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Short Cage on a Triple - Check My Derailleur Math

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Short Cage on a Triple - Check My Derailleur Math

Old 07-26-21, 08:51 PM
  #26  
Harold74
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Originally Posted by shelbyfv View Post
And yet that's exactly what it is, no more. There are no "structural engineering concerns" with long cage derailleurs. It's fine to prefer one look over another, but you'd think an engineer would prefer a properly designed system over some kludge with a sagging chain. Anyway, maybe a compact crank would give acceptable range while keeping the look you like.
I disagree. The cage is a column and a column's propensity to buckle varies with the square of its length. So a 50% longer cage is only about 45% as strong as the shorter cage. Originally I thought that longer cage derailleurs would come with laterally stiffer construction but, from what I can tell, that's not the case. Sure, long cage derailleurs don't fail this way and are, in that sense, well designed. That said, It would not surprise me at all to find that long cage derailleurs tend to age less well that short cage derailleurs for this very reason. The two vintage, long cage derailleurs that I own do seem quite "tired" relative to the vintage short cage derailleurs that I have. Maybe they always were softer, who knows.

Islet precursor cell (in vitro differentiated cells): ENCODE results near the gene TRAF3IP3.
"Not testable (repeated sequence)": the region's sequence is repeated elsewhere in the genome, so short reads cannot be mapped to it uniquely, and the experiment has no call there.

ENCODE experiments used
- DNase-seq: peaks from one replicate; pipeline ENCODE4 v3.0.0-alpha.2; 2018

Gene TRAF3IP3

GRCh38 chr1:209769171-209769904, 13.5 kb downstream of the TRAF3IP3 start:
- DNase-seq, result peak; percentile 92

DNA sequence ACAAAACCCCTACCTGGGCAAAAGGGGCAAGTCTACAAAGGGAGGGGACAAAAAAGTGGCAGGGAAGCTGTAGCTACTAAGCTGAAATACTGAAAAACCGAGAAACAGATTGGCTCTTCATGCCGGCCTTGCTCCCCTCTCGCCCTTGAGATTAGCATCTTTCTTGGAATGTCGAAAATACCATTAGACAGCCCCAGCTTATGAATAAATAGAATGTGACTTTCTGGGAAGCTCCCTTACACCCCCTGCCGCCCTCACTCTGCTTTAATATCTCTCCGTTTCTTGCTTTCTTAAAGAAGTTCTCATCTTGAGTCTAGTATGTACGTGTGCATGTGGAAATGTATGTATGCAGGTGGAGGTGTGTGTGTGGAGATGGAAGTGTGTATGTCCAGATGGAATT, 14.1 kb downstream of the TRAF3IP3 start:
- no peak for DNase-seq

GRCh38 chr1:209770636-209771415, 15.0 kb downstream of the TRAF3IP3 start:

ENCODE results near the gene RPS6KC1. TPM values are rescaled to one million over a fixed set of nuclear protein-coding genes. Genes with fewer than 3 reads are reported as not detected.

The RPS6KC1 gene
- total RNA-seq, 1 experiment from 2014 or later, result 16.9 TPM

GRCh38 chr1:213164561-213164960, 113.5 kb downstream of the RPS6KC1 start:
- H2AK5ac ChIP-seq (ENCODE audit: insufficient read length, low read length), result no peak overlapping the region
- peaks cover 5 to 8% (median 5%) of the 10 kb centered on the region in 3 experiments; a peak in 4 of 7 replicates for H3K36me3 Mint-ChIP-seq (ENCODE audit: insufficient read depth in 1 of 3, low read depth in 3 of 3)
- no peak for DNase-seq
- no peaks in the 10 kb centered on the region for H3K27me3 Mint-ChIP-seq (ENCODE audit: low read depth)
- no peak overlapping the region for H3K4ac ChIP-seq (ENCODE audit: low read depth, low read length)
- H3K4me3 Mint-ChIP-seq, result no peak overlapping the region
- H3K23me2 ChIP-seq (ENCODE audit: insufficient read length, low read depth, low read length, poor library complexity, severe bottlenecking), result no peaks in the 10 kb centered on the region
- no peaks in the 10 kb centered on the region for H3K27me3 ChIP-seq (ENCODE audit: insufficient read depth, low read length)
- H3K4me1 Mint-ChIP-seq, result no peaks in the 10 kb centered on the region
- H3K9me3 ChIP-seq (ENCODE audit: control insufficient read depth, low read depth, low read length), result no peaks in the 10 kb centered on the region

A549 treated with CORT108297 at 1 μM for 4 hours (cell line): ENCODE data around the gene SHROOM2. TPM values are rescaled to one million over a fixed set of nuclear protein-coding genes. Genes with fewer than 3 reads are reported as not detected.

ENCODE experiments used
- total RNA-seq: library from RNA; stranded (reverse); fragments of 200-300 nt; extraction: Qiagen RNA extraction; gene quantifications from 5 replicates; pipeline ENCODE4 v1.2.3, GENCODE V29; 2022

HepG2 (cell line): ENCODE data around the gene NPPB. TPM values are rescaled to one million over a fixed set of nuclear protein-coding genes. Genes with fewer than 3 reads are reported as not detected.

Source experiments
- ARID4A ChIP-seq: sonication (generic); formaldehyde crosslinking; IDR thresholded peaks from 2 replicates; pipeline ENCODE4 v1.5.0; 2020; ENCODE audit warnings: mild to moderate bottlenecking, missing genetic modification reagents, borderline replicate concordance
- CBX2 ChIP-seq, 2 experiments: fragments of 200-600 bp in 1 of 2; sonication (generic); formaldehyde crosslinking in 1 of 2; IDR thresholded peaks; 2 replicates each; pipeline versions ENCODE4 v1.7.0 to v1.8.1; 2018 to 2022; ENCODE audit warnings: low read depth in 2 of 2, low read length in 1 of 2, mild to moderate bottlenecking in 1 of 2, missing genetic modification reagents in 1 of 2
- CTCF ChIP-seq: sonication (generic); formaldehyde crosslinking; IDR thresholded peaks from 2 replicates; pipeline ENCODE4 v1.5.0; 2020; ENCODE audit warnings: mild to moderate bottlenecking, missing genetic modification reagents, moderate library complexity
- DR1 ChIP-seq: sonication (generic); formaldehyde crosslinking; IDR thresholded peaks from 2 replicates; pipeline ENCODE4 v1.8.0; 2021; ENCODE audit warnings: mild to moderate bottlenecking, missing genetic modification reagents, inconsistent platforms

Additionally, if you read my proposal in detail, you would know that there will be no sagging chain. I intend to specifically use my gearing in a way that precludes that.
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Old 07-26-21, 08:54 PM
  #27  
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Originally Posted by shelbyfv View Post
Also FWIW, it's the upper pulley that has play, by design.
They both have play, with the lower pully having more of it. The lower pully basically has the upper's play plus whatever flexibility accrues over the length of the cage. I understand that the play in the upper pulley is a somewhat modern design feature meant to make shifting a bit more forgiving.